John Watts - Bigbeatpoetry
However, I feel that John Watts was still struggling to reconcile his conflicting desires to follow a musical direction which would take him towards a more experimental and varied path in following his musical direction, and his innate desire to rock the socks off you. The overall result is therefore a disappointment in comparison with other albums by John Watts. He even changed the name he used on the album, dropping the "John". No idea why. Perhaps he wanted to put some distance between himself and this album to see if there was a different reaction to it.
There is much greater use of what I will call sound effects and production techniques on this album. The immediate thing which stands out is the occasional rapping. Now, as a general rule, I do not like rap and was seriously disappointed when John Watts decided to use this album as a chance to experiment with such an inappropriate musical style. It brings nothing to the table and adds nothing to the songs. However, if there is a positive to this, it is to the man's credit that he is prepared to innovate and experiment, even if the result is somewhat less than appealing.
Among the best tracks are "Karmasandra", a dig at the metropolitan "it" girl attitude of the Sloan Rangers. "I Am not a Radio" is perhaps another dig, this time at the mainstream music and its soulless destruction of creativity and innovation in the endless pursuit of money. "Positive Voodoo" has a nice looping feel to it, particularly in the keyboard sections, though the rare, acoustic version of this which I managed to find on a torrent one day is, in my view, a far superior version. Finally, "Walking the Doberman" takes an askance look at those who view life behind the protective barrier of a large dog. The immediately noticeable feature of all three tracks is the quality of the lyrics - John Watts would not be John Watts without these insightful and clever observations.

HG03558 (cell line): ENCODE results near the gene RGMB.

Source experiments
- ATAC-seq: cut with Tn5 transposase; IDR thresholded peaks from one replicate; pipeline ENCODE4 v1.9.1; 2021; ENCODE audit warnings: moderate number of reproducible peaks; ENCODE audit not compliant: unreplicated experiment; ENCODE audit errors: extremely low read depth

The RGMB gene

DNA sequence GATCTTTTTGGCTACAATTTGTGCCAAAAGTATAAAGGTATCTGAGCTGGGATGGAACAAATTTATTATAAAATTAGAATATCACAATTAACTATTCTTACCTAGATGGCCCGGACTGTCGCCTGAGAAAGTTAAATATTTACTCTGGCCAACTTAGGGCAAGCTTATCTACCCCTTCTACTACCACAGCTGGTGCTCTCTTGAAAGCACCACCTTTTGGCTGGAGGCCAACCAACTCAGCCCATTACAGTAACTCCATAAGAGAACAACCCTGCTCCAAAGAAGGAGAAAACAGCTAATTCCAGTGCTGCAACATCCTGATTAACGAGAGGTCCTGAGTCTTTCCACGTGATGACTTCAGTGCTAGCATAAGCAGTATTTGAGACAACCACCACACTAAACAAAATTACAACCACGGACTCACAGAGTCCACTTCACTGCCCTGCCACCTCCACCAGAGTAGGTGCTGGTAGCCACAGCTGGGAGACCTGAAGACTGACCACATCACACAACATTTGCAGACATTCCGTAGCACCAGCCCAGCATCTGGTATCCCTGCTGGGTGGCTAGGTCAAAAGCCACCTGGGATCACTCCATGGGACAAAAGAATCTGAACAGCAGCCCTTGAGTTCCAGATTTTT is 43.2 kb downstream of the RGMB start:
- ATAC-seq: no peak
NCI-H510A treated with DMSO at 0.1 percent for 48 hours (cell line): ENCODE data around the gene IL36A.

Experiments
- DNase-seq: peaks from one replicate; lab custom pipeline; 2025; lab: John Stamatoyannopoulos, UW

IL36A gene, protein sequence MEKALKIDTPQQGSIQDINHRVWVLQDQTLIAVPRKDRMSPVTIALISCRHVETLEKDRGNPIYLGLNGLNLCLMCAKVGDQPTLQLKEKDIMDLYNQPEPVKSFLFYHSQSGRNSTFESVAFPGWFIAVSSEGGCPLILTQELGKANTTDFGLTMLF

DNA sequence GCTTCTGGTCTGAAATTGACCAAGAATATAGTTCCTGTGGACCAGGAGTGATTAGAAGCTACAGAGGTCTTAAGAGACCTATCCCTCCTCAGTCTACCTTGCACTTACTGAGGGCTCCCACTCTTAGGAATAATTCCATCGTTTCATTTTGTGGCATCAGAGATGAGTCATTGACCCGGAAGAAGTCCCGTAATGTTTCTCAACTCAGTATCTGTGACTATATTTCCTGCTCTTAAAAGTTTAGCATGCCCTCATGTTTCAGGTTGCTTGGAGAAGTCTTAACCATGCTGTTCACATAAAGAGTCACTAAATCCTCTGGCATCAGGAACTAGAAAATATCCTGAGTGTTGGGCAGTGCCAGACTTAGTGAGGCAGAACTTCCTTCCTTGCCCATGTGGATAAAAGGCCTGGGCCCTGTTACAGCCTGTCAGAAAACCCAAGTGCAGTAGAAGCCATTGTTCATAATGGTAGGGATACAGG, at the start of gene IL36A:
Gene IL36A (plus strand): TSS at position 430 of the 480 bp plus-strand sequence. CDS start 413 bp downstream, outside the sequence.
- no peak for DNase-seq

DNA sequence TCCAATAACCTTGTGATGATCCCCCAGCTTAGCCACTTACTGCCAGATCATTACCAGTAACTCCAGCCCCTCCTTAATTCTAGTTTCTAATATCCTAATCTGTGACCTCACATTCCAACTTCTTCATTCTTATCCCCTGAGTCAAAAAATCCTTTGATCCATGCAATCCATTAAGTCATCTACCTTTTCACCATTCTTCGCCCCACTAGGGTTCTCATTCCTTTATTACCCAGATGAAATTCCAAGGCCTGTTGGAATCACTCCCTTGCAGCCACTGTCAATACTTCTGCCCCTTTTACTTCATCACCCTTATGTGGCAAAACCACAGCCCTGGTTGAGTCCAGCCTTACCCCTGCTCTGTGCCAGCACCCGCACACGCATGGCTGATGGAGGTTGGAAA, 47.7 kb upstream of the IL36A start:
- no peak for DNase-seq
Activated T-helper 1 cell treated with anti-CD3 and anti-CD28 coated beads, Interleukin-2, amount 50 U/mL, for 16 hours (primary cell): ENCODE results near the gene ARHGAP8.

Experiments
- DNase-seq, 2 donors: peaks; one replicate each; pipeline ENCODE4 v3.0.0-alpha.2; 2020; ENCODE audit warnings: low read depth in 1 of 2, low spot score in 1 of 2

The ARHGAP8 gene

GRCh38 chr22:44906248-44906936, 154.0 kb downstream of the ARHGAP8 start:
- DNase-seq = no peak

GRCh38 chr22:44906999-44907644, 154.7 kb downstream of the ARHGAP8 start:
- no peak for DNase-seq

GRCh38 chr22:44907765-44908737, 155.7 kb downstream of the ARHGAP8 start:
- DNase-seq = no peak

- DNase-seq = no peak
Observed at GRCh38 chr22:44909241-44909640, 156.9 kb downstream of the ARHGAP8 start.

In terms of where this fits in with the overall John Watts canon, this was really the penultimate occasion John would be in this phase. His next work would begin to move back to a more organic style of music making - begin with the lyric and build the song around that - rather than start with a tune and see what you could fiddle with to make it sound different. Although he retained the big beat approach, to a certain extent with his next album, as Fischer-Z, the precepts on which the music was formulated would begin to change. That approach was to be a definite improvement.
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